Testing (Evaluation of) and Verification of Employee Color Vision

Johnnymo62

Involved In Discussions
#11
They have to visual notice the color change, then use the instrument to verify and/or compare to a approved harmony master part.
 

Ninja

Looking for Reality
Trusted
#13
Assuming that you are using people's ability to discern color as a way to speed things up...then using a gage to confirm...

Look instead at how you can use the gage as primary...even if it means a tweak to the production process...there are a large number of gages available, from hand-held to in-line automated...

Use the gage as primary, and people as backups ... not the other way around...
 

Jim Wynne

Super Moderator
#14
They have to visual notice the color change, then use the instrument to verify and/or compare to a approved harmony master part.
The problem with this is that there can be significantly different levels of acuity along the visual spectrum, which is why I agreed with the suggestion to use the Munsell test kit. Some people are better at discerning differences in one part of the spectrum than at others. The Munsell test will tell you what you need to know across the spectrum.
 

Johnnymo62

Involved In Discussions
#15
The color instruments are expensive and all of our plants, at m last company, only had one or two. Upper management would not support having a color instrument for every press. So, it is necessary to have people able to notice changes in the hue. We used the test of people's vision to verify they can notice change. That is why I recommended the test in my first reply.
 
#16
Curious, is this for currently employed personnel, or as a screening test for applicants? If they are current employees, I am not sure you can fire them for failing the test, but instead reassign them. As a screening test for new employees, you can make it terms of employment (though I bet it is still a legal issue).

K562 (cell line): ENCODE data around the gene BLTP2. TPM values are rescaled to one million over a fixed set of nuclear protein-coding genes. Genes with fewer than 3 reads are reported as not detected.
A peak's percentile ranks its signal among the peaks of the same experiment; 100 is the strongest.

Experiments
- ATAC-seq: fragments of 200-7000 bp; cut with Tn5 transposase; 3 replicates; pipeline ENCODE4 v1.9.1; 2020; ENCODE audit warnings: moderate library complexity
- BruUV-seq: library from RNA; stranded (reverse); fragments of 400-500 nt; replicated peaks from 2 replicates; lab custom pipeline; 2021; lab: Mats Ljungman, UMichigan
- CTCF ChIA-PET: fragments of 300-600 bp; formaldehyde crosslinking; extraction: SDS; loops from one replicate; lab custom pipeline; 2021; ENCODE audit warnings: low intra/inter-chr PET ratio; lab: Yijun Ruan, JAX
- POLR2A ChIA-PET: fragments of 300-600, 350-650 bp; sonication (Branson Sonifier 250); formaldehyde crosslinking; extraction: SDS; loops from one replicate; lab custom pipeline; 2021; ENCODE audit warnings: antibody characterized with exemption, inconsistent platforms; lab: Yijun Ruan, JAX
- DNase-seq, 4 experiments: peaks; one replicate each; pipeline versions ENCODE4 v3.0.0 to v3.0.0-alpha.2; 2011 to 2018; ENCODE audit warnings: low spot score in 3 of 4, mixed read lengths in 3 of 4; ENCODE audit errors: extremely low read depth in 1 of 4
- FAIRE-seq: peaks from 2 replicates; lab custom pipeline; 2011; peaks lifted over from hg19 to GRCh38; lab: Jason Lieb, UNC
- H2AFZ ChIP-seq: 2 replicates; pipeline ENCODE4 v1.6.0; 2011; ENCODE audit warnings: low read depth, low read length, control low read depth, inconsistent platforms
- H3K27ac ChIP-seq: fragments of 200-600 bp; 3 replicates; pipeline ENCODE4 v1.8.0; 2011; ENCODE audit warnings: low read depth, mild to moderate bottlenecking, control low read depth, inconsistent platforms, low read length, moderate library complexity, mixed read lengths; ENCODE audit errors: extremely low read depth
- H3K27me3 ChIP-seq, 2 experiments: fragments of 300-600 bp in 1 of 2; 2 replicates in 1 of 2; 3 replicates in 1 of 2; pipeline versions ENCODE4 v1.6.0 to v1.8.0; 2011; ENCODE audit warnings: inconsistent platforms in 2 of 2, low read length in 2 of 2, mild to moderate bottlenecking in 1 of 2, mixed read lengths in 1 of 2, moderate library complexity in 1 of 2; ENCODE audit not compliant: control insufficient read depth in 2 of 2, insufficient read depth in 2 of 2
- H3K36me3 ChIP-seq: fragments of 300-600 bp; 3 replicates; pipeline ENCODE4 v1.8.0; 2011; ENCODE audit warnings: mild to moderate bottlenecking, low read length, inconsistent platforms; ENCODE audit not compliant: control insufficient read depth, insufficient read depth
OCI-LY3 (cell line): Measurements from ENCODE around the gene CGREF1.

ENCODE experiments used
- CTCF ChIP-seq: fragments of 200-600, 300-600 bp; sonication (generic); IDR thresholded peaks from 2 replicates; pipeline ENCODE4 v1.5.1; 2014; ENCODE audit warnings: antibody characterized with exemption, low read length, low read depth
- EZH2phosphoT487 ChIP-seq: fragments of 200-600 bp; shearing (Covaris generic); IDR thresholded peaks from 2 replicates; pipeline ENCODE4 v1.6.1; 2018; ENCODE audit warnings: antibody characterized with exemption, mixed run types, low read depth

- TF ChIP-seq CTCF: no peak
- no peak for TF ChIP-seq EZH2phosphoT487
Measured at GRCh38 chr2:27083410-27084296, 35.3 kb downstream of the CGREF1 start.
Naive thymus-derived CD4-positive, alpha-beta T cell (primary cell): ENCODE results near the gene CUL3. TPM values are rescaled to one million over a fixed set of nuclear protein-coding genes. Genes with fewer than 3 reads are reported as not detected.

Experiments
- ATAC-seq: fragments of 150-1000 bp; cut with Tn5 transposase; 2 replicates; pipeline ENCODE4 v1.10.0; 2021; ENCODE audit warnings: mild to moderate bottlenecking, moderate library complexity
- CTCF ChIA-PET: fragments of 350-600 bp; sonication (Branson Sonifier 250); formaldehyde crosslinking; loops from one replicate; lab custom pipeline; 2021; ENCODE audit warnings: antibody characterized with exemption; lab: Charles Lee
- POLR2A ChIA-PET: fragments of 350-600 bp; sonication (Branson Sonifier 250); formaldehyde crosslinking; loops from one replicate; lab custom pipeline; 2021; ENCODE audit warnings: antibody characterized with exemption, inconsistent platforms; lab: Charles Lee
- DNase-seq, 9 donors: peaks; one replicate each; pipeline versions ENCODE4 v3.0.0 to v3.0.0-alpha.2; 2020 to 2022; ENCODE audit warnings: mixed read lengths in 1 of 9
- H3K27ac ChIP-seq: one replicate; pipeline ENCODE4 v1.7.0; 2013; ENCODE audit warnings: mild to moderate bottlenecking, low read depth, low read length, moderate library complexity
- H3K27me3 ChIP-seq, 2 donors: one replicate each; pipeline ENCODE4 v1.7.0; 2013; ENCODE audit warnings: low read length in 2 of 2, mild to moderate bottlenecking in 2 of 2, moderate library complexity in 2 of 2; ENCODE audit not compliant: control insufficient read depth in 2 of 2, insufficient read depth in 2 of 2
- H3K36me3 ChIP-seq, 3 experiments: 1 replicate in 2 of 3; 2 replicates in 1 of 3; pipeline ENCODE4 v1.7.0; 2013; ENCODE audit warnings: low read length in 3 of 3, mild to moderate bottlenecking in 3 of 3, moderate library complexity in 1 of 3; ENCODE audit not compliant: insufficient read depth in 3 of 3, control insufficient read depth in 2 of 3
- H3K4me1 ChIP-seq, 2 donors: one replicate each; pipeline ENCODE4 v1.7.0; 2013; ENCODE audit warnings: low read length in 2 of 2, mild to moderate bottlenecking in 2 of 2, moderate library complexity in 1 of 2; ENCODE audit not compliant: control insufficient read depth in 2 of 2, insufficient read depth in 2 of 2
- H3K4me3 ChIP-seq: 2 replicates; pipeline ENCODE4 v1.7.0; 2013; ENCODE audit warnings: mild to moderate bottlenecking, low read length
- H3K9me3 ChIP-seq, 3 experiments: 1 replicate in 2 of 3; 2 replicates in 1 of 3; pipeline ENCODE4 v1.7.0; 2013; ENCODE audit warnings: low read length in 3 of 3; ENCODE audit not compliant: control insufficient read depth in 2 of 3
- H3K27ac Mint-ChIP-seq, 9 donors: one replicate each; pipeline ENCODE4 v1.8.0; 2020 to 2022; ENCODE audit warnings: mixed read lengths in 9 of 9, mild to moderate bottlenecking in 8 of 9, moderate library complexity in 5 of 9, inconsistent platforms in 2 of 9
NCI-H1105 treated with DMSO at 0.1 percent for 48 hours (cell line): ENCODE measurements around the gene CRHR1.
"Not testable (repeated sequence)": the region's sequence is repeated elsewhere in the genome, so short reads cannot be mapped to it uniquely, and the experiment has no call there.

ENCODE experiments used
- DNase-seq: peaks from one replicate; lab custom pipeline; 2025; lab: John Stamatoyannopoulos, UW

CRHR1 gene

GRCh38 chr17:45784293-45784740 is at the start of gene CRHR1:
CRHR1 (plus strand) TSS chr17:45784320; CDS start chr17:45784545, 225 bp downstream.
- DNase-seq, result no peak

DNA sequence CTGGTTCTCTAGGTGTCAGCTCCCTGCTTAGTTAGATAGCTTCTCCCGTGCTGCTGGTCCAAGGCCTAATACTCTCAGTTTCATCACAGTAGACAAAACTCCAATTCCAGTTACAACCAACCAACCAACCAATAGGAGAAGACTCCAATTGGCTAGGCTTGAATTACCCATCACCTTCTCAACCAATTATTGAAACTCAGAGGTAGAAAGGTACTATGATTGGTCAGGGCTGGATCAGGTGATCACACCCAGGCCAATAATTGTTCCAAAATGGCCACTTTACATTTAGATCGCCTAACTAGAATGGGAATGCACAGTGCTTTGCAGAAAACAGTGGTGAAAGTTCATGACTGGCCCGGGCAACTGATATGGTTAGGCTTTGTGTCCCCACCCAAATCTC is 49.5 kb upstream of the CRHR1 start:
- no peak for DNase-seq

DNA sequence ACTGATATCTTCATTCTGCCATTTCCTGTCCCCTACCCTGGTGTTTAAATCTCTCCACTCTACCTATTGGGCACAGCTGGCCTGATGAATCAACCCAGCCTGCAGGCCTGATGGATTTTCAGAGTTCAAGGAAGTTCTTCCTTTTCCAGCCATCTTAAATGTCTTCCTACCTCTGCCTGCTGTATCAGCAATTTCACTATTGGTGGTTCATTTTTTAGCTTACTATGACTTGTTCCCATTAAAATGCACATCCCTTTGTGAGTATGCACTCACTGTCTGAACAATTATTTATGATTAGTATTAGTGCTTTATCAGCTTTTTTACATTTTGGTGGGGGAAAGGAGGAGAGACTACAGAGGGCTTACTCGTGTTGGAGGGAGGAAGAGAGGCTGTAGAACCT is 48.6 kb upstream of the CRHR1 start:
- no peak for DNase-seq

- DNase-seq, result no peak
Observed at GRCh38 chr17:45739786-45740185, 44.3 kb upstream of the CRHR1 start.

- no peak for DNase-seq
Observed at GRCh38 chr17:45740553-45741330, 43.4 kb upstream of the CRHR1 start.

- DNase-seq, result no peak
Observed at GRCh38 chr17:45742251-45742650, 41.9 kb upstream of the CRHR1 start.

This would be used to validate current people if they did not pass the test they would not fire they would be moved in jobs where color acuity is not required. We do many items in various colors and need to make sure the people that are making the decision on is something in the approved range can actually recognize the color.

Thanks,

Steve
 
#17
There are several methods already mentioned, and the selection of the method will be determined by exactly what you are trying to assess. Is it the ability to see color at all? The ability to distinguish between shades of the same color (and if so, how 'precise' do they need to be?), or something else entirely?
This would be more of being able to distinguish between shades of a color as we have need to stay with in the approved color range they need to 90% accurate in our industry.
 
#18
The Munsell test is the best one (that I am aware of) to demonstrate the ability to discriminate between shades - I will add a note of caution though. The inspection conditions MUST duplicate the conditions of the testing, or the evaluation is meaningless. This includes the amount (and type and color) of lighting, etc.
 

Top Bottom